Australian universities made a sector-record $5.3 billion surplus in 2021, a report released by the Federal Department of Education shows.
This figure represents a substantial increase from the collective $706.8 million surplus made by universities in 2020 and is the largest surplus ever recorded by the Australian university sector. The total surplus recorded by universities has only once exceeded $2 million, in 2019.
The $1.04 billion surplus recorded at the University of Sydney was comfortably the largest recorded by a single institution. USyd was followed by the University of Melbourne, with a $584 million surplus, and the University of Queensland with a $332 million surplus.
Of the 42 universities analysed, only three universities did not record a surplus.
The financial results were driven by increased Federal Government funding, at $20.2 billion across the sector, a ten per cent increase on 2020 funding.
While revenue from international student fees decreased from 2020, it still constituted 22.4% of total university revenue. The decrease from 2020 was sufficiently made up for by increased government funding. USyd received almost 40% of its revenue from international students in 2021, the second highest percentage of any university in the country.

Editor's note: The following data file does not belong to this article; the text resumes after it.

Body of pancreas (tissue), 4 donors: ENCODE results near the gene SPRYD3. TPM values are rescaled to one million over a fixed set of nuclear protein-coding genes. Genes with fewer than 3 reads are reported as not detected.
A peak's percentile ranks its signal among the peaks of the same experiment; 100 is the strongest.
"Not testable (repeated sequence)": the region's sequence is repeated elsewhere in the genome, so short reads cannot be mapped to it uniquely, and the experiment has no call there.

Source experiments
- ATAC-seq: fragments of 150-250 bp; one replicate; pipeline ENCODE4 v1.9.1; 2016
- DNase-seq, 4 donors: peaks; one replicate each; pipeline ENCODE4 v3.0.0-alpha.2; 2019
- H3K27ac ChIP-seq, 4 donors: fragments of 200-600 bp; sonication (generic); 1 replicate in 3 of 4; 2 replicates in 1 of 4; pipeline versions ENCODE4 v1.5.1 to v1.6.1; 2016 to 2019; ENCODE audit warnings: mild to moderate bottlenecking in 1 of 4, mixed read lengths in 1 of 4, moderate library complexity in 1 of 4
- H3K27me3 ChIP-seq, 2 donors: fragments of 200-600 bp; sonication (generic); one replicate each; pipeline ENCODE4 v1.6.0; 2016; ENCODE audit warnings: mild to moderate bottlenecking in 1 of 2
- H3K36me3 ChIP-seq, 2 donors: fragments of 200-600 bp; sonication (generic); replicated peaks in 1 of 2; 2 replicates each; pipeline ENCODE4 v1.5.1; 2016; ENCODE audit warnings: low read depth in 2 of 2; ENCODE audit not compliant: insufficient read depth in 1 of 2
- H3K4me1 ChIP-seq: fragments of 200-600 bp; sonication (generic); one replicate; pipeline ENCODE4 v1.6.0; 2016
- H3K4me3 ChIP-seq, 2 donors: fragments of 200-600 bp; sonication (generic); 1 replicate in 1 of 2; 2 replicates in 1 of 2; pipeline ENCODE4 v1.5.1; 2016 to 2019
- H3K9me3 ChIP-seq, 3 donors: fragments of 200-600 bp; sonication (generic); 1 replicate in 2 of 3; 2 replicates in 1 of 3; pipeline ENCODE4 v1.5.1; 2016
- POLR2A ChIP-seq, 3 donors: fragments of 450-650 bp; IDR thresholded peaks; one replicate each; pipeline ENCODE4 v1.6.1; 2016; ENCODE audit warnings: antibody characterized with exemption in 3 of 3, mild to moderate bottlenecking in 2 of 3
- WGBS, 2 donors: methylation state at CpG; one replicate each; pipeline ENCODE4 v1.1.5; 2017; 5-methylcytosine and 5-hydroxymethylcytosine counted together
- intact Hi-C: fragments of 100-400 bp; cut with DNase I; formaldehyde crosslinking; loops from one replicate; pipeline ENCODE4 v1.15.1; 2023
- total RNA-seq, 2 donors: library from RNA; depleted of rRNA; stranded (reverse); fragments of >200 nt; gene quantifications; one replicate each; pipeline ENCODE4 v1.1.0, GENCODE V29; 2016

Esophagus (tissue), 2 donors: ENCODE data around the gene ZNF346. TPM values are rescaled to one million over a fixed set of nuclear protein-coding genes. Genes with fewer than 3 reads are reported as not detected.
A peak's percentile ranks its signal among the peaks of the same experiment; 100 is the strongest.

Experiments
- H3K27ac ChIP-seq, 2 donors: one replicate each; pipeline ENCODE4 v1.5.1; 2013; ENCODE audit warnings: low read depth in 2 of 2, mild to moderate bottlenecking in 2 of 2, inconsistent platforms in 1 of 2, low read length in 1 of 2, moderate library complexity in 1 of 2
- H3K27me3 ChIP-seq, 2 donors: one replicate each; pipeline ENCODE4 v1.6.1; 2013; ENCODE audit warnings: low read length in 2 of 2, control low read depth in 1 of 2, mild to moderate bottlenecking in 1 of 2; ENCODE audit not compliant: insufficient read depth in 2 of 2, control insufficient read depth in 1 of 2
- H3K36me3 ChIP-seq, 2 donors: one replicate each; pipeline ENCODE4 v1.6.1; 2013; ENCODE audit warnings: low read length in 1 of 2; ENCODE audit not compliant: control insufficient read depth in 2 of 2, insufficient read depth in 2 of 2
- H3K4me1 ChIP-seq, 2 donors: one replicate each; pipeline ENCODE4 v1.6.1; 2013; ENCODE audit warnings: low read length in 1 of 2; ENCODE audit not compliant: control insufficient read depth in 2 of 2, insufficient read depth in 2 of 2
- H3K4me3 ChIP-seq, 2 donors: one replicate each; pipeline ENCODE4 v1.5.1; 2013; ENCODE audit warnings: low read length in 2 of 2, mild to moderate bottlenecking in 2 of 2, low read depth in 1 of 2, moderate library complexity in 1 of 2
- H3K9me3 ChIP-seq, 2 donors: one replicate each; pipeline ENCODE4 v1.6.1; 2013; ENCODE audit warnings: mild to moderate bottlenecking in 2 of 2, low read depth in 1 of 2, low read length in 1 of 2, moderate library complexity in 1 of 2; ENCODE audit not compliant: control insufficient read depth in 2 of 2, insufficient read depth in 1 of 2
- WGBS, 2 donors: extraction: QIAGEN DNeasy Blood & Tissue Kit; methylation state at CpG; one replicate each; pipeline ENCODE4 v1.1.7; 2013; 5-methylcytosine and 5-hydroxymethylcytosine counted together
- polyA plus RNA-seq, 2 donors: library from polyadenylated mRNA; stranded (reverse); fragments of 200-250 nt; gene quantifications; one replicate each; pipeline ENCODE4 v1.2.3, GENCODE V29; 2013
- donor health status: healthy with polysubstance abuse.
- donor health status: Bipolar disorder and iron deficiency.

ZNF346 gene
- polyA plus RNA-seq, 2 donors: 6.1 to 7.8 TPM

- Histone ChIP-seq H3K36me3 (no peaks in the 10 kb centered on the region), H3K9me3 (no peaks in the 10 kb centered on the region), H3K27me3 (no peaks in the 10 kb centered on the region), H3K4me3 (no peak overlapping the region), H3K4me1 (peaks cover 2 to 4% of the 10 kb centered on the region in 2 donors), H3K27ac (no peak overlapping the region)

Investment income increased more than three-fold compared to 2020, also contributing to increased revenue.
While revenue increased in 2020, Australian universities decreased their expenses by just over five per cent. Much of this was driven by cuts to staff, with universities spending 5 per cent less on staff than in 2020, despite increased revenue and increased cost-of-living pressures on staff over the year.
Expenditure on staff has only slightly increased since 2017, the report showed.
The record surplus calculated by universities in 2021 calls into question their decision to lay-off a combined 9,000 staff across the year, according to further Federal Government data. This number does not include casual staff, which make up 30% of workers in the sector, and is likely much higher.
National Tertiary Education Union (NTEU) President, Alison Barnes, told the Guardian Australia that universities used the pandemic to “aggressively cut jobs,” while their “doomsday financial predictions” did not eventuate.
“That expensive and callous move is behind the massive workload pressure and under-resourcing we’re seeing across higher education,” Barnes said.
The University of Sydney is engaged in ongoing enterprise bargaining negotiations with the NTEU. Despite its surplus and cost-cutting, it has continued to refuse staff a pay rise at, or above inflation. In 2021, the University admitted to stealing $12.75 million of wages from casual staffThe University of Melbourne, which recorded the second largest surplus, has been taken to the Federal Court of Australia for stealing staff wages. It is currently paying back $22.5 of stolen wages, related to a separate claim.